I sighed. I didn’t want to think about any of this, but I was disappointed. I had just had major surgery. Something really awful had happened to me, and I wanted and needed my mother. I wanted her to rise to the occasion. I don't think I made this difficult situation any easier for her by letting my disappointment show. I feel awful about that now. It took several years and a good bit more maturity on my part to realize that she was right. Everything—taking care of me, seeing that I had nourishing meals three times a day, getting prescriptions filled and carting me to doctor’s appointments—would have been much too hard for her. She had struggled ever since my father died eight years earlier, in 1969. She didn’t drive, she worked every day, and she suffered terribly from anxiety attacks. As I look back now, I really don’t know how she was able to bear what had happened to me. At the time, I didn’t know she blamed herself. I would find that out later.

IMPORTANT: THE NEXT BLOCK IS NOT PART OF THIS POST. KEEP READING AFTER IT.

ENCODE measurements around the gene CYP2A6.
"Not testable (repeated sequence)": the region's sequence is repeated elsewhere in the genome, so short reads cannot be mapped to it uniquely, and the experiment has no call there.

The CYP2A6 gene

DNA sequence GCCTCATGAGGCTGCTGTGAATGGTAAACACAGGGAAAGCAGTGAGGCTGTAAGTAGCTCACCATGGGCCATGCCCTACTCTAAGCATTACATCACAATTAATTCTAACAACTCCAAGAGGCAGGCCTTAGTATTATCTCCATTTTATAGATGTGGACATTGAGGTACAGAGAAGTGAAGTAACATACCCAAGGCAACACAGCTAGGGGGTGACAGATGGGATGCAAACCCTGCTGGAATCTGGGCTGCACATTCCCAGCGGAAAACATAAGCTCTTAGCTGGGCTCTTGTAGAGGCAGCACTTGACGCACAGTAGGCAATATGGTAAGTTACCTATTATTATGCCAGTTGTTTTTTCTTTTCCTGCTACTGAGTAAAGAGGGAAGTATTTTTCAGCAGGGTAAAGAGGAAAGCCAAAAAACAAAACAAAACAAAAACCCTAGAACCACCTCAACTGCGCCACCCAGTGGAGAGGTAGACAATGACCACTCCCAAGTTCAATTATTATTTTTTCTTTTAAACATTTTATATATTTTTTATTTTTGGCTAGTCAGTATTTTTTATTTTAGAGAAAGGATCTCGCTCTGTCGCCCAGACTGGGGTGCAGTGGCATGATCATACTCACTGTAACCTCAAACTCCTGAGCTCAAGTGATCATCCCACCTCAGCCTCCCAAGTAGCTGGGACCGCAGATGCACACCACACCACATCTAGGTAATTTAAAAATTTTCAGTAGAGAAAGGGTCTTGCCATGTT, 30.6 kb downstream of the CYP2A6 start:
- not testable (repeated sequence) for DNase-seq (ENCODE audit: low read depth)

It would feel strange, I thought, staying with people I barely knew, even though T would be there with me after work and on weekends. He had just rented his own apartment in town.
“It’ll all work out,” I said. “Let’s not worry about this right now.”
And it did all work out. I recuperated at T’s parents’ home, and his mother could not have been more loving and caring. She should have been a nurse—in fact, that was a vocation she had always wanted, but her own mother thought it wasn’t “proper work,” and so she became a housewife instead. I will never, ever forget her tenderness to me those weeks after my surgery. She holds a special place in my heart, even if she is no longer my mother-in-law.